Nearly all shoulder replacement patients under age 55 return to sports
A new study being presented today at the 2017 Annual Meeting of the American Academy of Orthopaedic Surgeons (AAOS), found that 96.4 percent of recreational athletes, age 55 and younger, who underwent total shoulder replacement surgery returned to at least one sport, on average, within seven months of surgery.
Today, about 53,000 people in the U.S. have shoulder replacement surgery each year, according to the U.S. Agency for Healthcare Research and Quality. This compares to more than 900,000 Americans a year who have hip and knee replacement surgery. In shoulder replacement surgery, the damaged parts of the shoulder are removed and replaced with artificial components, called a prosthesis. A total shoulder replacement involves replacing the arthritic joint surfaces with a highly polished metal ball attached to a stem, and a plastic socket.
In younger patients, repetitive movements required in various sporting activities can cause early osteoarthritis, or wear and tear of the joint, resulting in the need for a replacement.
In this study, researchers conducted a retrospective review of 61 patients who underwent a total shoulder replacement. The average age at the time of surgery was 48.9 years (ages 25 to 55), of which most of the shoulder damage (80.3 percent) was caused by osteoarthritis. Nearly 68 percent of patients said they hoped to return to sports following surgery.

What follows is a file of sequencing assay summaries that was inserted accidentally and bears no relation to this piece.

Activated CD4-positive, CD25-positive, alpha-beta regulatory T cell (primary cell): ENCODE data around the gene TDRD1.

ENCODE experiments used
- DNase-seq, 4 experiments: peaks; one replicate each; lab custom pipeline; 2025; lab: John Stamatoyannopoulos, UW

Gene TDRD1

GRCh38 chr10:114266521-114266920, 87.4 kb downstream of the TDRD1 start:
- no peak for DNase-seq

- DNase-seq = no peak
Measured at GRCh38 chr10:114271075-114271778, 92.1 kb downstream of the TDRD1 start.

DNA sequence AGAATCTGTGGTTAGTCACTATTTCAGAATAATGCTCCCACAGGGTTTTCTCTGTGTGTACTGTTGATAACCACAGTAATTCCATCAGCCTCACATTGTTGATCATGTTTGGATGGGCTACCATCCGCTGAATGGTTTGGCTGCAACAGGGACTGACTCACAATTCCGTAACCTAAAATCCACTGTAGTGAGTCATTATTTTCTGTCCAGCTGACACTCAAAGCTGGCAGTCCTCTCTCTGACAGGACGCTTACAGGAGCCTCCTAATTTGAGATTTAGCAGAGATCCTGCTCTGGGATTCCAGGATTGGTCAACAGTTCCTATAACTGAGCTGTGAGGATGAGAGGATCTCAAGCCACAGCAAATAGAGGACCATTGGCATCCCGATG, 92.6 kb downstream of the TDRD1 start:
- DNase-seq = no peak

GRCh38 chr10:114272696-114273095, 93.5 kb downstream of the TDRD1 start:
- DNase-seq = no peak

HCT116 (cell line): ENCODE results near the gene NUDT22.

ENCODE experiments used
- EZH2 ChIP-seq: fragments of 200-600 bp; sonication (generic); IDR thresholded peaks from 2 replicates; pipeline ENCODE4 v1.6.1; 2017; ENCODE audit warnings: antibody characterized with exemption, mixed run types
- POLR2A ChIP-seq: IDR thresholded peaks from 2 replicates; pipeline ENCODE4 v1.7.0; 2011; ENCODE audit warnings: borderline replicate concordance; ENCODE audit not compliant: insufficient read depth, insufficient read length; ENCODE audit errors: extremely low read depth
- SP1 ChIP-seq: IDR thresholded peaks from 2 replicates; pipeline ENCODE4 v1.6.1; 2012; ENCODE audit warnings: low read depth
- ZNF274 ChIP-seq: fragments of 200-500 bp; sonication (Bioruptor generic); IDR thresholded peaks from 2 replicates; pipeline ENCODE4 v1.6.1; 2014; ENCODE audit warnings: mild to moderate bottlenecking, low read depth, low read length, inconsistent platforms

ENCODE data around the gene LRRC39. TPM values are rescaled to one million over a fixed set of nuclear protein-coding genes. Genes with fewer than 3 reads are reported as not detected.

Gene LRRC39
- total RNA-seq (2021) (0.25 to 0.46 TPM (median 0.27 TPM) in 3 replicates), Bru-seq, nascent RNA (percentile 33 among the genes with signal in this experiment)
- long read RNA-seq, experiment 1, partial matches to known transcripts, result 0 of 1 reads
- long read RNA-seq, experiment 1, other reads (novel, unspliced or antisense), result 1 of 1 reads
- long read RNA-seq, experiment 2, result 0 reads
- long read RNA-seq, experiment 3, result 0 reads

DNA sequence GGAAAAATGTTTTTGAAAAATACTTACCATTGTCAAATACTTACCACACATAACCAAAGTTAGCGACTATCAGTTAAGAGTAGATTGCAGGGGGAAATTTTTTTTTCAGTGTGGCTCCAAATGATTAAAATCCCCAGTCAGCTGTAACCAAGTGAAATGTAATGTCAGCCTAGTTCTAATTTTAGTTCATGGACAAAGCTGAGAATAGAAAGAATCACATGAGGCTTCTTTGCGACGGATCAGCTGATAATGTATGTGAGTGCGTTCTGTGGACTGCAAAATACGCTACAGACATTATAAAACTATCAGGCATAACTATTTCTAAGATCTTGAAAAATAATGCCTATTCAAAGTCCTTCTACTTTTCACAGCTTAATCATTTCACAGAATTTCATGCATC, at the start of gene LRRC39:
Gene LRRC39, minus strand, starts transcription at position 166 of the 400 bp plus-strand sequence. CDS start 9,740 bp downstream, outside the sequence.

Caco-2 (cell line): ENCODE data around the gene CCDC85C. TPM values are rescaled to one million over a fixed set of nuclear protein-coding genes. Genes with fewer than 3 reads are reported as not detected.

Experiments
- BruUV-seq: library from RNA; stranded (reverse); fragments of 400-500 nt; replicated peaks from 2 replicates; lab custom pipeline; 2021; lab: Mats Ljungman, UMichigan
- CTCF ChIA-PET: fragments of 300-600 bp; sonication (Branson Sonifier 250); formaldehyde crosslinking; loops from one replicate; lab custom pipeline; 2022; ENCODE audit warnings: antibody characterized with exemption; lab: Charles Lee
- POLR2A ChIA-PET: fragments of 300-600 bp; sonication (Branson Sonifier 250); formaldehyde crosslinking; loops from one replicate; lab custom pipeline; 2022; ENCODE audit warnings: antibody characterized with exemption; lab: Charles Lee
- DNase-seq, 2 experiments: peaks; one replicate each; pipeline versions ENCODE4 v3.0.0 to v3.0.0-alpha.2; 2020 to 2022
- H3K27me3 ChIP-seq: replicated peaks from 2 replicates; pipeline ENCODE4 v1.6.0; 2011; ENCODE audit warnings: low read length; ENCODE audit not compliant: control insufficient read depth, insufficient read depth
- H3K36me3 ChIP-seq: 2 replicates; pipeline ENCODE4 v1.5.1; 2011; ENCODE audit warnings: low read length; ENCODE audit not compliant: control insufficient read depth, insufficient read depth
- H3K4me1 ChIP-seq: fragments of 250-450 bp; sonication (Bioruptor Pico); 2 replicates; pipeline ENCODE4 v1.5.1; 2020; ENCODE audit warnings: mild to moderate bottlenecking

Among the study highlights:
- Ninety-three percent of patients were satisfied with the outcomes of their surgery, and 96.4 percent (55 out of 57 patients) returned to at least one sport at an average of 6.7 months following surgery.
- The direct rates of return to sports included: fitness sports (97.2 percent), golf (93.3 percent), singles tennis (87.5 percent), swimming (87.5 percent), basketball (75 percent) and flag football (66.7 percent).
- More than 90 percent of patients returned to a high-demand sport and 83.8 percent returned to a sport that required high use of the arms and shoulders.
- There was no significant difference in the rate of return to sport by body mass index, sex, age, preoperative diagnosis, revision status and/or dominant extremity.
"Our results evaluated patients at an average of five years of follow up and most patients continued to be very satisfied and performed a high number of sporting activities, including those that required high use of their shoulders," said study author Grant Garcia, MD, an orthopaedic surgeon at the Hospital for Special Surgery (HSS) in New York. "This information is important as it demonstrates that total shoulder arthroplasty may be a good option in younger patients who are indicated for a shoulder replacement."
The study, "High satisfaction and return to sports after total shoulder arthroplasty: age 55 and younger," appeared in the Sept. 28, 2016 issue of the World Journal of Orthopaedics.